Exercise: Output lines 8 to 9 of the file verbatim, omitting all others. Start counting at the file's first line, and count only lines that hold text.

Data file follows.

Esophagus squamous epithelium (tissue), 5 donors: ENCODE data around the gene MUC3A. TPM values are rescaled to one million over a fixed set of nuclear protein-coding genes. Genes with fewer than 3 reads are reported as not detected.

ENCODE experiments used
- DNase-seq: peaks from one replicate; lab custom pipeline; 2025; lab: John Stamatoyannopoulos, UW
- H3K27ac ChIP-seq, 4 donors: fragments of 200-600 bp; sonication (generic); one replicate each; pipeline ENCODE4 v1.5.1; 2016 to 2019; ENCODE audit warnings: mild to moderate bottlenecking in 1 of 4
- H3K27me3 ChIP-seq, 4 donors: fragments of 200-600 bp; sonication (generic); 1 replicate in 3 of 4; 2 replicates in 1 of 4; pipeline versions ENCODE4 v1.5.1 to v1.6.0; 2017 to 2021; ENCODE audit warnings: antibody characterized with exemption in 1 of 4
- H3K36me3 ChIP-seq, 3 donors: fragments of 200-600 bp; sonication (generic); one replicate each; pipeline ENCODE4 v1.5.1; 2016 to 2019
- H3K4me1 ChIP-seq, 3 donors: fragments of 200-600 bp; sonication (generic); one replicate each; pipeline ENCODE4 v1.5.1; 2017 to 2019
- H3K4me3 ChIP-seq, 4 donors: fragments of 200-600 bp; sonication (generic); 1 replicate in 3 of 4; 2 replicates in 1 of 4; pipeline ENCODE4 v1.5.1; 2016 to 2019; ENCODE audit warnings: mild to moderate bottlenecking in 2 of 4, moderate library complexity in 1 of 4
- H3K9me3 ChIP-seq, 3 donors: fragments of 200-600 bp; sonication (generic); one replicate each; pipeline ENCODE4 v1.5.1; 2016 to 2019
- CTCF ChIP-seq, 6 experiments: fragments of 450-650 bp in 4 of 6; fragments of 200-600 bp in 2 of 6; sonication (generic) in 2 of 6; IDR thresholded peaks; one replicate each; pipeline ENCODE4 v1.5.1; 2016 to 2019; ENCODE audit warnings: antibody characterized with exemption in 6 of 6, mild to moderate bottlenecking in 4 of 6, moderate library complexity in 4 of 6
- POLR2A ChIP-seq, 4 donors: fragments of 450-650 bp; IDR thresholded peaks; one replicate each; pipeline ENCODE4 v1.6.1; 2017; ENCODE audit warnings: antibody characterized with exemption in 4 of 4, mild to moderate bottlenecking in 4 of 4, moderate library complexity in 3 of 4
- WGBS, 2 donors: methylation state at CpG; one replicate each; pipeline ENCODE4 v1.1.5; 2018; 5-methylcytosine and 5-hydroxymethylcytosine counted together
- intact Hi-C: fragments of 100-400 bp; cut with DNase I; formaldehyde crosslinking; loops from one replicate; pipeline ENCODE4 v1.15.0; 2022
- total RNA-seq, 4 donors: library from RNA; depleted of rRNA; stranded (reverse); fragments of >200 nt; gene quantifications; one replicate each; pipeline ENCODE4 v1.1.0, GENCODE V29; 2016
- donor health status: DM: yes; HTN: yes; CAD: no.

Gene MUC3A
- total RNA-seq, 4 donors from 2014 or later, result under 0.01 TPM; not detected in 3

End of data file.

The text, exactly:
- H3K4me3 ChIP-seq, 4 donors: fragments of 200-600 bp; sonication (generic); 1 replicate in 3 of 4; 2 replicates in 1 of 4; pipeline ENCODE4 v1.5.1; 2016 to 2019; ENCODE audit warnings: mild to moderate bottlenecking in 2 of 4, moderate library complexity in 1 of 4
- H3K9me3 ChIP-seq, 3 donors: fragments of 200-600 bp; sonication (generic); one replicate each; pipeline ENCODE4 v1.5.1; 2016 to 2019